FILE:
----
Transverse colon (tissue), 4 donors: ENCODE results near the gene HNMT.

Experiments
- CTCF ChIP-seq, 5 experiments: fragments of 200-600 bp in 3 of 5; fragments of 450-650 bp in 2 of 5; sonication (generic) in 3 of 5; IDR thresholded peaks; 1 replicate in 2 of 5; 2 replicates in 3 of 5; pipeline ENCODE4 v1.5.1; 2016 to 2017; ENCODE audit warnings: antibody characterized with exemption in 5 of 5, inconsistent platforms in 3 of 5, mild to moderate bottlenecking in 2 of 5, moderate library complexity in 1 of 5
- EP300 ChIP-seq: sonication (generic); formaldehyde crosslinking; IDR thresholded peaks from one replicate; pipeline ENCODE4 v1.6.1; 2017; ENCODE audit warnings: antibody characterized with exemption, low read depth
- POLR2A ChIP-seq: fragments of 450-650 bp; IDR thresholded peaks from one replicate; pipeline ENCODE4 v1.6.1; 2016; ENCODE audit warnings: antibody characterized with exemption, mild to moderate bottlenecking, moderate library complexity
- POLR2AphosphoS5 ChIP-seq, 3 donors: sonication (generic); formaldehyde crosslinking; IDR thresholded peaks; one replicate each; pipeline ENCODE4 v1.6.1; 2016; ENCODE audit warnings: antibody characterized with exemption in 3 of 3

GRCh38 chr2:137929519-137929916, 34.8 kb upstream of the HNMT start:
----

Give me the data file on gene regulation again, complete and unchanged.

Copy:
Transverse colon (tissue), 4 donors: ENCODE results near the gene HNMT.

Experiments
- CTCF ChIP-seq, 5 experiments: fragments of 200-600 bp in 3 of 5; fragments of 450-650 bp in 2 of 5; sonication (generic) in 3 of 5; IDR thresholded peaks; 1 replicate in 2 of 5; 2 replicates in 3 of 5; pipeline ENCODE4 v1.5.1; 2016 to 2017; ENCODE audit warnings: antibody characterized with exemption in 5 of 5, inconsistent platforms in 3 of 5, mild to moderate bottlenecking in 2 of 5, moderate library complexity in 1 of 5
- EP300 ChIP-seq: sonication (generic); formaldehyde crosslinking; IDR thresholded peaks from one replicate; pipeline ENCODE4 v1.6.1; 2017; ENCODE audit warnings: antibody characterized with exemption, low read depth
- POLR2A ChIP-seq: fragments of 450-650 bp; IDR thresholded peaks from one replicate; pipeline ENCODE4 v1.6.1; 2016; ENCODE audit warnings: antibody characterized with exemption, mild to moderate bottlenecking, moderate library complexity
- POLR2AphosphoS5 ChIP-seq, 3 donors: sonication (generic); formaldehyde crosslinking; IDR thresholded peaks; one replicate each; pipeline ENCODE4 v1.6.1; 2016; ENCODE audit warnings: antibody characterized with exemption in 3 of 3

GRCh38 chr2:137929519-137929916, 34.8 kb upstream of the HNMT start: